The Top Gear ice-cream truck (above) will star in Open Day and Night at the Hovercraft Museum
Museums at Night 2010: Hovercraft Museum Open Day and Night, Hovercraft Museum, Lee-on-Solent, May 15 2010
Film stars aren't usually several metres tall, susceptible to timed breakdowns or capable of gliding over ice and water, but when the Hovercraft Museum's Warwick Jacobs talks about his blockbuster subjects he can safely list all three among their more notable character traits.
"We've got quite a few film stars," he says, surveying the world's only collection of historic hovercraft vessels at the Daedalus waterfront base.
"We've got three main ones – the James Bond craft, the Top Gear ice cream van and the salvage squad craft."
Richard Hammond and friends get ready for some explosions
The Bond one is a survivor from the opening sequence of Pierce Brosnan's spy swansong Die Another Day – "usually with a Bond film they're very reluctant to get rid of anything at the end of it, but if you offer your help for nothing it pays dividends," reflects Jacobs – and is kept operational and up-to-date for rides and displays.
Scrapheap Challenge met their match at the Museum which has saved more than 60 hovercraft from the scrapyard, and the Top Gear team gave them their ice-cream truck after detonating it in typical fashion on a soon-to-be-screened recent visit.
A total of three surviving vessels from the 17 used for the opening sequence of 2002 Bond film Die Another Day are on show
"We were involved in the production of the programme, and one of the conditions of our involvement was that at the end we'd get it for the Museum," reveals Jacobs, who started out as a summer worker for Hovertravel in the early 1980s and now leads a volunteer team of nostalgic former engineers, pilots and crew at the Museum.
"That's quite rare, because normally Top Gear blow them up, but right from the start we said we wouldn't charge any money as long as we got the ice-cream van at the end of it. It was blown up, but luckily they didn't blow up any of the working bits."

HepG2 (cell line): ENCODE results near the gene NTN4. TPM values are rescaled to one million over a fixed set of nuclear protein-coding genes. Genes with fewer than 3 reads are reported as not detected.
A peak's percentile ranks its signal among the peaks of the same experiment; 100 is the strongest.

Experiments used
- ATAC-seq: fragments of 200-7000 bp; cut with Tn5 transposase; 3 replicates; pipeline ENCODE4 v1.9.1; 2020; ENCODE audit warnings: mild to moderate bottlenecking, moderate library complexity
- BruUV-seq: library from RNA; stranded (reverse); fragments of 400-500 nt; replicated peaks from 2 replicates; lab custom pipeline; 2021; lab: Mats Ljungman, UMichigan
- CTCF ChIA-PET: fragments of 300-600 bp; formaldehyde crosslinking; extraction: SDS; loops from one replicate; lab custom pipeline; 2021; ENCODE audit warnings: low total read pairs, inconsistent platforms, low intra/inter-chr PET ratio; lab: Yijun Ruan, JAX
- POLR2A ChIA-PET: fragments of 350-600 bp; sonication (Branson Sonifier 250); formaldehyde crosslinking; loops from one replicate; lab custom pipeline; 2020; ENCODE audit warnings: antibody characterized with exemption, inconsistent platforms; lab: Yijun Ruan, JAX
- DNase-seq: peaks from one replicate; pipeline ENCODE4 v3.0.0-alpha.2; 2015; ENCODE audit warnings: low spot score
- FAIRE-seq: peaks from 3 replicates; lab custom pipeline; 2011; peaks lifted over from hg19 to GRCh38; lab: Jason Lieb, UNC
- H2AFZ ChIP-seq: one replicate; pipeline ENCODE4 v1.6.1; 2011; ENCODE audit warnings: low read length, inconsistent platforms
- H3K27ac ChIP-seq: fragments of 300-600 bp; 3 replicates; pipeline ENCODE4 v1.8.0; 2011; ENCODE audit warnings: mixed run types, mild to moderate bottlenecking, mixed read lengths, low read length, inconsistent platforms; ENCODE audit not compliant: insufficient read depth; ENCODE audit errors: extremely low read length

The Hovercraft Society began looking at ways to save redundant craft in 1986, establishing the Museum two years later
The Museum is even planning to serve Mr Whippy from it if the weather holds. "The emphasis is on getting what we can operational and lighting up the craft, panels, flashing lights and beacons," he says.
They're no strangers to spectacular one-offs, counting a total of more than 50,000 visitors to a series of Hovershow events since opening in 1988, but this will be their first late night event.
Their popular annual Hovershow has left the team feeling optimistic about their debut twilight venture for Museums at Night
"We don't know how many people it will attract because we've never done it before," he admits.
"We've got two big hangars, so if the weather's bad people can go inside and it'll all be lit up."
Visitors will get to inspect Hovercrafts from more than 50 years of British history, deployed for military, travel and racing uses. They're both a labour of love and "a terribly British invention", according to Jacobs.
"They're like a motorbike or an aircraft," he points out. "For every hour's operation you get there's an hour's maintenance. With some of them you're talking about 45-year-old engines, so it takes quite a lot of care.
"They are temperamental, but then they are able to do something nothing else can do."
Open 2pm-10pm.Admission £4-£6. Read the event brochure online for more details.
Museums at Night events are being added all the time. Don't forget to check out the Museums at Night homepage to find out what's going on near you.
See inside the Hovercraft Museum: